Charles Lowery, ’79, has remained steadfast in his commitment to public service and changing the status quo during his long and varied career. Most recently, this lifelong drive to effect positive change has led Lowery to the role of president-elect of the District of Columbia Bar.

As director of legislative policy and external affairs at New American Funding, an independent mortgage bank, Lowery works to increase minority homeownership, particularly among Black and Latino populations. He previously worked for a diverse array of organizations, including the NAACP and the Center for Responsible Lending, where he has been able to utilize both his legal background and his economics undergraduate degree from Stanford University. A consistent throughline in his work is increasing access to resources and services for underserved populations. 

Lowery is the first to acknowledge that it took him some time to find his niche in the legal field, but he sees that as one of his assets: “When I look at the 50 years of the DC Bar and its previous presidents, many of them worked solely with law firms. My background includes working in the federal government, the public sector, legal aid, and government relations.”

When he decided to run for president of the Bar, “I knew it would be a good opportunity and I could bring a different viewpoint, drawing from the different areas of law that I've practiced in and the journey that I've been on,” Lowery said.

Having previously served as treasurer, a Board of Governors member, and on several committees, Lowery has been involved with the DC Bar for decades. In this new leadership role, he hopes to energize and activate a younger generation of lawyers, including his son Jelani Lowery, who attended Howard University School of Law. 

He plans to ensure that dues-paying members of the DC Bar are aware of the learning opportunities and services offered. Lowery also plans to expand the Bar’s work in diversity, equity, inclusion, and accessibility, while partnering with minority bar associations in the region.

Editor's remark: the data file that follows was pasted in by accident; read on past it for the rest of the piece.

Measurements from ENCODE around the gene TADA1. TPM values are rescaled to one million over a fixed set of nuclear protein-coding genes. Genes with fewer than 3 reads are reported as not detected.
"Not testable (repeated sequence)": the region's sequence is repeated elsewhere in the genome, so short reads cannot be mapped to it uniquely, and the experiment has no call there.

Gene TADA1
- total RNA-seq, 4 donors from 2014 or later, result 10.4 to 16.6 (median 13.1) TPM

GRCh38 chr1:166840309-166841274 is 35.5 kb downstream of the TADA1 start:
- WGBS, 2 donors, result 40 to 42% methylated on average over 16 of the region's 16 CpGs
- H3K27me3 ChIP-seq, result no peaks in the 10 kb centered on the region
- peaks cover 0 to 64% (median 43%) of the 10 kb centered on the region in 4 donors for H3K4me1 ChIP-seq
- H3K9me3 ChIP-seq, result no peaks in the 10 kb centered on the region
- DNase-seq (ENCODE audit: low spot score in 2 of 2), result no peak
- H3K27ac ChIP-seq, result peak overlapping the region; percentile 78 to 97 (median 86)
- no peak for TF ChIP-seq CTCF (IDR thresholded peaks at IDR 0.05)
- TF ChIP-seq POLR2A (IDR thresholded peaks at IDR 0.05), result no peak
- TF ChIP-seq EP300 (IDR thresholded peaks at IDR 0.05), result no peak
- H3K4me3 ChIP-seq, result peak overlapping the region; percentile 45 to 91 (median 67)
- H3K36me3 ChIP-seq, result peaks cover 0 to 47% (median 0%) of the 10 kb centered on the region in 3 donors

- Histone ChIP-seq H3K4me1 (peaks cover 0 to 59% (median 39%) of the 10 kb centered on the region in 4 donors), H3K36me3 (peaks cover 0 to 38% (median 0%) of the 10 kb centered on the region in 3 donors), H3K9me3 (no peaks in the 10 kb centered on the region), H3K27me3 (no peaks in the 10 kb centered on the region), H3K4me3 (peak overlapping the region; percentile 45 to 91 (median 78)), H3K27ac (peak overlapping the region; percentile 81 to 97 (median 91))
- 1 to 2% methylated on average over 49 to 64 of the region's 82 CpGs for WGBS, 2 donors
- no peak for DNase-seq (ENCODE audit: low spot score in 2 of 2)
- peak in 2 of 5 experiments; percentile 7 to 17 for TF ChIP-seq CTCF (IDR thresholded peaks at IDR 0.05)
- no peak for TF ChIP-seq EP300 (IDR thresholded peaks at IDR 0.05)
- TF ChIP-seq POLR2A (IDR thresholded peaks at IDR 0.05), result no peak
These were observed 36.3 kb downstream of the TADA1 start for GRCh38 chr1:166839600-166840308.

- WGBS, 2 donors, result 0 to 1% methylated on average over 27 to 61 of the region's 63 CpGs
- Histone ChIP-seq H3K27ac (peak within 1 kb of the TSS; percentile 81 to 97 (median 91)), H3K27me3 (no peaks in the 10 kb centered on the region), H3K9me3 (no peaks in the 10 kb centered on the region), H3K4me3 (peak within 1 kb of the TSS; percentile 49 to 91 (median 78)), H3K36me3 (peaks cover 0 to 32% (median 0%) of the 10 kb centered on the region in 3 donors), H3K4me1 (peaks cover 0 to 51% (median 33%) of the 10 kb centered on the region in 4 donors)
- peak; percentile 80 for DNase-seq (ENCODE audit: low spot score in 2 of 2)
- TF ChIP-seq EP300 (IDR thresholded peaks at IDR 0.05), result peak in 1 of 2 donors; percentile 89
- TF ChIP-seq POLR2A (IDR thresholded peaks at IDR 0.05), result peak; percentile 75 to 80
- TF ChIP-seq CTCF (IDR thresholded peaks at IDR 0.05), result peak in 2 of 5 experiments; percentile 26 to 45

Lowery is proud that he is the first in his family to attend law school, but he is just as proud that he comes from, as he puts it, a “family of workers”: His dad was a custodian with Cleveland Public Schools, and his mom was a licensed practical nurse. This blue-collar background has influenced much of Lowery’s personal and professional outlook and his drive to help others. 

“I've worked at the steel mills and as a garbage collector. I'm just a different kind of working lawyer, which I think sets me apart,” said Lowery. “I went to law school to change things. I'm just trying to follow my interests, which in turn fuels my passion and desire to leave my mark on the world.” 

Recognizing the importance of building relationships and creating community, Lowery plans to emphasize the DC Bar’s role as a convener during his leadership tenure. Fostering connections is another constant in his volunteer commitments, as he also serves on the participation committee for Michigan Law’s Black Alumni Reunion, which he says allows him to connect with people he considers “like family.” 

As inspiration, Lowery keeps a printout of a quote from American journalist Norman Cousins in his office: “The only safe assumption for human beings is that the world will be what we make it.” 

Through his newly appointed post, Lowery is ready to keep making strides towards social change.